Aug. 3 (UPI) -- At least 55 civilians were killed in an airstrike on a market and hospital in Hodeidah, Yemen, the country's rebel-run health ministry announced.
Thursday's attack on the Red Sea port city also wounded at least 124 people, a ministry statement said. It added that the raid, blamed on the Saudi-led coalition of Arab countries fighting Houthi rebels in Yemen, targeted the city's busy fishing market and port and the main gate of the al-Thawra hospital.
"A bomb exploded just outside the hospital, on the street," an unnamed staff member of the humanitarian service Save the Children said in a report on the news website Middle East Eye. "Then there was another explosion towards the back. I saw people running and bodies in the street."
Residents of the Houthi-held city said they heard the sounds of warplanes before the attack. Although the Houthis do not have an air force, the coalition said it was not behind the airstrike.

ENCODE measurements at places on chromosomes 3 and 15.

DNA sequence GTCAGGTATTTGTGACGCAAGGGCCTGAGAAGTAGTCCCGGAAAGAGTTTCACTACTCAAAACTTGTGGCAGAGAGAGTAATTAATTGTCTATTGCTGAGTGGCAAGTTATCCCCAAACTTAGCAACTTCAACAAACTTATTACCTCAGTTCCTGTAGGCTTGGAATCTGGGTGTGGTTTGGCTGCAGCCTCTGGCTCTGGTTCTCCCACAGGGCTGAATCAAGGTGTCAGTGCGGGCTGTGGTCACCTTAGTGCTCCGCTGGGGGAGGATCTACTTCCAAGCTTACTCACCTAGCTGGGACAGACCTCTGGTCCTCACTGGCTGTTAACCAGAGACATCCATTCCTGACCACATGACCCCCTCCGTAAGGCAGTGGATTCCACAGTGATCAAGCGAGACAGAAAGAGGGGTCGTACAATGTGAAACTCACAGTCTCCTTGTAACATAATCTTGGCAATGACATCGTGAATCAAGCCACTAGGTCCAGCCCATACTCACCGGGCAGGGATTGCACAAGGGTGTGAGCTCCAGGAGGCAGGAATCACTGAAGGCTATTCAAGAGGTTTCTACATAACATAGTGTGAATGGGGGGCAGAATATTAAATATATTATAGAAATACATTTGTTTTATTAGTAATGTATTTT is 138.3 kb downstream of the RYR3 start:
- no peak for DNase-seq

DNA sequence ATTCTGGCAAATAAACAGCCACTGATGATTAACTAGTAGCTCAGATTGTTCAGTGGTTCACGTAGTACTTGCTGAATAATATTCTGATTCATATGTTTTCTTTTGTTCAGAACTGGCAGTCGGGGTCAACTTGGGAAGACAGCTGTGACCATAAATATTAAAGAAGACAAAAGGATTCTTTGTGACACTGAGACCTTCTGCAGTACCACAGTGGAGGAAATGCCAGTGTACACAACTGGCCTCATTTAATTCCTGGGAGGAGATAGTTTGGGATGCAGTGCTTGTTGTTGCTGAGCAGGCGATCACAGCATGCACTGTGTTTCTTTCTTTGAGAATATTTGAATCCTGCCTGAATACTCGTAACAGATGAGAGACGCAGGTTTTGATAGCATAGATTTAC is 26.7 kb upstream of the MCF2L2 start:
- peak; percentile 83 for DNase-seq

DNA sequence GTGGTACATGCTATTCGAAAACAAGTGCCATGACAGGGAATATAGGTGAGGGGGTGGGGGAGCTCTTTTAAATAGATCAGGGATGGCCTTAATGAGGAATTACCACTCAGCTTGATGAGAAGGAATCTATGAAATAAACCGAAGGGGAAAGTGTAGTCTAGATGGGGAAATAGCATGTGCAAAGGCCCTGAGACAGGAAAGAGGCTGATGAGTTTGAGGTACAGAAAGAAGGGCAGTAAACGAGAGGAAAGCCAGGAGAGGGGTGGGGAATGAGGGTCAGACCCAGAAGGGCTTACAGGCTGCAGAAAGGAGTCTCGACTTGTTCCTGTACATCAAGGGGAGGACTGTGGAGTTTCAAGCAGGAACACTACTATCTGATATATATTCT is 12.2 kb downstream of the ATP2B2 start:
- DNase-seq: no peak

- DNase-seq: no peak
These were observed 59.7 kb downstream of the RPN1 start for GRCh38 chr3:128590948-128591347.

"The coalition did not carry out any operations in Hodeidah today," spokesman Col. Turki al-Malki said Thursday in a television interview. "The Houthi militia are behind killing of civilians in Hodeidah on Thursday," he said.
The coalition, with logistical support from the United States, has undertaken attacks within Yemen since 2015 to reinstate the internationally-recognized government of President Abu-Rabbu Mansour Hadi. The rebels took the Yemeni capital of Sanaa, driving Hadi into exile. At least 10,000 people have died in the conflict since 2014 and over than 100,000 children have died from extreme hunger and starvation, Al Jazeera reported on Thursday.
It added that rescue workers told journalists that body parts could be seen strewn across the fish market. The attacks were unexpected, Al Jazeera added, because the Houthis and the coalition recently announced a ceasefire in and around Hodeidah to promote United Nations-brokered peace efforts.
The coalition began a concerted effort six weeks ago to drive the Houthis from the city, but the United Nations has organized talks, beginning Sept. 6, to help end the conflict.